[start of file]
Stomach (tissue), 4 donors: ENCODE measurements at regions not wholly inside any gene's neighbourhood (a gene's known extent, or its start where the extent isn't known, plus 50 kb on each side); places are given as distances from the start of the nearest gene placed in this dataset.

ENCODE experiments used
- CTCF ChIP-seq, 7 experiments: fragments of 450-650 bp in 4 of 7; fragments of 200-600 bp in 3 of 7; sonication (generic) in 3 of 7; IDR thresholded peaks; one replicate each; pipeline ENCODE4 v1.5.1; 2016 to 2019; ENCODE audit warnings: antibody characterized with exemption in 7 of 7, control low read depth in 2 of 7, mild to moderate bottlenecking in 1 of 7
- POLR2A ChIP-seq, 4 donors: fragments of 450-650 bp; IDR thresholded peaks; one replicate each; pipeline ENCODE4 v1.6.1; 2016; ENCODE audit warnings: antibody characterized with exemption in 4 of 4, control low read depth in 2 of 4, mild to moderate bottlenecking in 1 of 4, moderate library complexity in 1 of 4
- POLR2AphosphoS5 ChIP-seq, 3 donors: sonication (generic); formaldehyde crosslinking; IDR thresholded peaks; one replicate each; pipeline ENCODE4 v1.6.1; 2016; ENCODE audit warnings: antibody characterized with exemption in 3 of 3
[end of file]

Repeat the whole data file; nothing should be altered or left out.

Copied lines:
Stomach (tissue), 4 donors: ENCODE measurements at regions not wholly inside any gene's neighbourhood (a gene's known extent, or its start where the extent isn't known, plus 50 kb on each side); places are given as distances from the start of the nearest gene placed in this dataset.

ENCODE experiments used
- CTCF ChIP-seq, 7 experiments: fragments of 450-650 bp in 4 of 7; fragments of 200-600 bp in 3 of 7; sonication (generic) in 3 of 7; IDR thresholded peaks; one replicate each; pipeline ENCODE4 v1.5.1; 2016 to 2019; ENCODE audit warnings: antibody characterized with exemption in 7 of 7, control low read depth in 2 of 7, mild to moderate bottlenecking in 1 of 7
- POLR2A ChIP-seq, 4 donors: fragments of 450-650 bp; IDR thresholded peaks; one replicate each; pipeline ENCODE4 v1.6.1; 2016; ENCODE audit warnings: antibody characterized with exemption in 4 of 4, control low read depth in 2 of 4, mild to moderate bottlenecking in 1 of 4, moderate library complexity in 1 of 4
- POLR2AphosphoS5 ChIP-seq, 3 donors: sonication (generic); formaldehyde crosslinking; IDR thresholded peaks; one replicate each; pipeline ENCODE4 v1.6.1; 2016; ENCODE audit warnings: antibody characterized with exemption in 3 of 3